Developing Confidence through Mindfulness and Reflection

Rick Hanson, in a podcast interview on the topic Confidence or Narcissism?, focused on the fact that many of us confuse confidence with narcissistic tendencies –  in summary, being self-absorbed and pursuing the need to be valued in the eyes of others.  He suggests that our behaviours often derive from adverse childhood experiences where we have been deprived of what he calls, “narcissistic supplies” – a deprivation of expressions of love and appreciation for who we are, not for what we might achieve or become.  Later in life, we try to fill the gap left by this deprivation by seeking to draw attention to ourselves or pursuing self-interest at the expense of everyone else.

Rick suggests that one way to fill the gap is to be mindful throughout the day whenever we experience something that is self-affirming, e.g., an expression of gratitude, and to savour this in the moment.  He also recommends loving kindness meditation towards others who are engaged in extreme narcissistic behaviour – recognising that their bullying, belittling, and blaming behaviours are often the result of a deficit (not receiving positive affirmation in their younger years). Mindfulness meditation can increase our awareness of our own narcissistic tendencies, build a genuine confidence born of appreciated positive affirmations and help us to understand what drives behaviour that is perceived as “over-confidence” or “superior conceit”.

The disabling effect of negative self-stories

Negative self-stories can undermine our confidence, lead to procrastination and act as a barrier to creativity in our life’s work..  These can have their origins in parental messages, schoolyard experiences, workplace exchanges or other environment influences.  They are below awareness and are often reinforced by our own self-criticism throughout our life experiences.  The self-stories get reflected in our emotional responses and habituated behaviour, such as procrastination. 

Tara Brach, meditation teacher and practitioner, suggests that it is important to bring these stories “above the line” in order to prevent them from undermining our confidence and self-belief.  She encourages us to practice meditation and reflection to enable us to  name the stories, embrace the underlying feelings, understand recurring patterns, and increase our awareness about their origins and our self-reinforcement of the persistent false beliefs.  Leo Babauta recommends adding a dose of self-kindness, as well as loving kindness towards others.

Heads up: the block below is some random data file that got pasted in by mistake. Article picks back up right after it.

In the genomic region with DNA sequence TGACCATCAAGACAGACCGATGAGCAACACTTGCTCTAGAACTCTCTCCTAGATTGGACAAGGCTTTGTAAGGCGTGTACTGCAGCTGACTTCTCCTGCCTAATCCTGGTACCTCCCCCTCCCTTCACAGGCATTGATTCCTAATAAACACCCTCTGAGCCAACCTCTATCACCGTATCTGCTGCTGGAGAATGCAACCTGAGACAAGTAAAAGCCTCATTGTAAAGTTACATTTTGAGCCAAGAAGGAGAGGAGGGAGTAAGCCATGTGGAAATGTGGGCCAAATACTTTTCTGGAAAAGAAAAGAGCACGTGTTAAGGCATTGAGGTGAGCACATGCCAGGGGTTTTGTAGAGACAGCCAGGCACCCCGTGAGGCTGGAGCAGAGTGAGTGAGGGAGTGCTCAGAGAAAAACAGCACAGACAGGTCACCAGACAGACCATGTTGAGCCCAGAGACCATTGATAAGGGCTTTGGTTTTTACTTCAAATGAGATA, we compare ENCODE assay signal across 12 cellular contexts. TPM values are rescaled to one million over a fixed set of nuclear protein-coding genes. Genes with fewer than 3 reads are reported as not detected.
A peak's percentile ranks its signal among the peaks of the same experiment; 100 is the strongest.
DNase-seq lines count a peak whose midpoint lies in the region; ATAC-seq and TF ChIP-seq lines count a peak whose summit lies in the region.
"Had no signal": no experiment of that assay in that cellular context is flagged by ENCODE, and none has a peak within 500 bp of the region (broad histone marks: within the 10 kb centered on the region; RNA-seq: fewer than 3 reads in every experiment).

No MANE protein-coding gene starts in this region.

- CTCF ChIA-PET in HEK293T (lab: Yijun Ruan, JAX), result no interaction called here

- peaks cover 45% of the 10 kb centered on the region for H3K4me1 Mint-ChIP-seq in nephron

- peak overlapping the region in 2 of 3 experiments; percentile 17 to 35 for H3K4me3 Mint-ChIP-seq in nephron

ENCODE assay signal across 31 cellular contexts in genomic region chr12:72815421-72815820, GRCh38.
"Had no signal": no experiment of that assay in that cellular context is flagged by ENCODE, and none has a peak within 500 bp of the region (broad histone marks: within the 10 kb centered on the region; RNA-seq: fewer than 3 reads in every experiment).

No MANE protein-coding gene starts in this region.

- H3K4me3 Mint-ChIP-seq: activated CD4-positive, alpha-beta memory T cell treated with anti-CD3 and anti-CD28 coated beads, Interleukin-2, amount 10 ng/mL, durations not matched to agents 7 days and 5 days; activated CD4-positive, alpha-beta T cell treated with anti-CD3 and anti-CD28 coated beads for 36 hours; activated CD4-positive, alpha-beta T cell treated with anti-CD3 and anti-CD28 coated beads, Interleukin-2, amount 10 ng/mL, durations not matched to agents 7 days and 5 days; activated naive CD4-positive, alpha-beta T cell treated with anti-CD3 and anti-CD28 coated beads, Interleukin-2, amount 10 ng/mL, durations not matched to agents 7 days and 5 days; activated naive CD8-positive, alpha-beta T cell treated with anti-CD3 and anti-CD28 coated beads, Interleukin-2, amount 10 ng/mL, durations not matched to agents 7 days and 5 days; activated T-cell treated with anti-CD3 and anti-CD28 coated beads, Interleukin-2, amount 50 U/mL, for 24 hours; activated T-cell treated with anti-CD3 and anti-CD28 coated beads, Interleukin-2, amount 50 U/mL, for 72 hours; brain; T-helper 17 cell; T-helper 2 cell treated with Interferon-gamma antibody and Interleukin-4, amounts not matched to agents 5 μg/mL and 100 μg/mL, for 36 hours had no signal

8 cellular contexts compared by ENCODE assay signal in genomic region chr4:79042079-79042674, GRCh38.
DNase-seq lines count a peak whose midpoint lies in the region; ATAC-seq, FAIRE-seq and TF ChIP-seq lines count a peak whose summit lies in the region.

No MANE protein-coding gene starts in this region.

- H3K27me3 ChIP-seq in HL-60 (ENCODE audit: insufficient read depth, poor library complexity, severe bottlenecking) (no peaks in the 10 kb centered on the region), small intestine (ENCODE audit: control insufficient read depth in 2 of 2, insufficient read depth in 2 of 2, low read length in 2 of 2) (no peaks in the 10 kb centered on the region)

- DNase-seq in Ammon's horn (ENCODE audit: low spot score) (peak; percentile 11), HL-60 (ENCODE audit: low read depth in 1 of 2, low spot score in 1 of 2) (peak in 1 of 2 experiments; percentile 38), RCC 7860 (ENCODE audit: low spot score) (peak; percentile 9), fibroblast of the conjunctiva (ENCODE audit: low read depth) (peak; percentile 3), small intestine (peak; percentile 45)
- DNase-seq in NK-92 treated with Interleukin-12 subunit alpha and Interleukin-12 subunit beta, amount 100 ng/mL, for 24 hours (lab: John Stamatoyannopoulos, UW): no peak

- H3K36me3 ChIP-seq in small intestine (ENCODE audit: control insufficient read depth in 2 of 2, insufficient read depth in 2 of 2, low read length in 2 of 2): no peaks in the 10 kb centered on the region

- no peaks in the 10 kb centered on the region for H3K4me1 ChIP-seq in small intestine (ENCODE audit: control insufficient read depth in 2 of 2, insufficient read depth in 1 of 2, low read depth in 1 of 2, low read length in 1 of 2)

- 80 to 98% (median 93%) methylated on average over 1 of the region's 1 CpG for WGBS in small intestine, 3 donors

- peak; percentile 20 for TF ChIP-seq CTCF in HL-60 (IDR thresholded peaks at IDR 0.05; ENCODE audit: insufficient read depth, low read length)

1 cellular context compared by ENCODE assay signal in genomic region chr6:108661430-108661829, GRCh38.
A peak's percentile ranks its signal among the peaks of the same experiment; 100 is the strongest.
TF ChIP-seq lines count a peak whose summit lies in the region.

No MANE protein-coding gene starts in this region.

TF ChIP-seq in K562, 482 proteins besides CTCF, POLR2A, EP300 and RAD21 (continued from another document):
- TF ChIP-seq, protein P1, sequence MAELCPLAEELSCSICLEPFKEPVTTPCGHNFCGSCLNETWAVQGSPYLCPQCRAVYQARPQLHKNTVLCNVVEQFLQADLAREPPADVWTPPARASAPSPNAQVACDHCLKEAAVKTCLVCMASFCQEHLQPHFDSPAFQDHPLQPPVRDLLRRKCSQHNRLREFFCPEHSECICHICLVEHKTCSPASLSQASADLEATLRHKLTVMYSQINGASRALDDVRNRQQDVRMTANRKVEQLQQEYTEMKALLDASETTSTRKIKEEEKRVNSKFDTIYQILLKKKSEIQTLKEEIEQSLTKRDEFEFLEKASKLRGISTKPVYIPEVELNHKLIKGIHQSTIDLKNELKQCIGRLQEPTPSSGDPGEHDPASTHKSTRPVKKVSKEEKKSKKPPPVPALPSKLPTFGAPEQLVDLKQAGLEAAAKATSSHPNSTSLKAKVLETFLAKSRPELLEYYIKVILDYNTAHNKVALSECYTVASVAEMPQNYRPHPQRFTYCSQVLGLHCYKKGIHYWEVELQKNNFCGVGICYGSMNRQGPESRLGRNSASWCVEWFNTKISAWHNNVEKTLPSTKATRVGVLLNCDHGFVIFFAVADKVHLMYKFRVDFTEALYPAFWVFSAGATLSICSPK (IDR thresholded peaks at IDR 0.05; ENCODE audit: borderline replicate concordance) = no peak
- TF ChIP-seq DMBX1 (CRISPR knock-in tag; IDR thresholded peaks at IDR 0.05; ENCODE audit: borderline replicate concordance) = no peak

A reflective framework

In a recent online webinar on Awaken Your Confidence, Empowerment Coach Amy Schadt provided a reflective framework that identified four categories of self-doubt.  After the workshop, she generously provided a worksheet for one of the four categories that you identified during the workshop as being the most prominent self-doubt category in your life at the moment.  The worksheet provided a means of reflecting on the thoughts and behaviours that were creating a blockage for you and undermining your confidence.

Amy usually works with women and offers a range of services such as personal coaching, workshops, and her signature online program, Design Your Unstoppable You.  However, I participated in the webinar because I wanted to address a blockage to undertaking what Leo Babauta, creator of Zen Habits, describes as “your meaningful work” – your life purpose which involves actualising your knowledge, skills and experience in the service of others. It often entails uncertainty and moving outside your comfort zone.   The meaningful work that I found difficult to initiate is the conduct of a series of online mindfulness webinars.  So, I could readily relate to the category of self-doubt identified by Amy as Hesitation.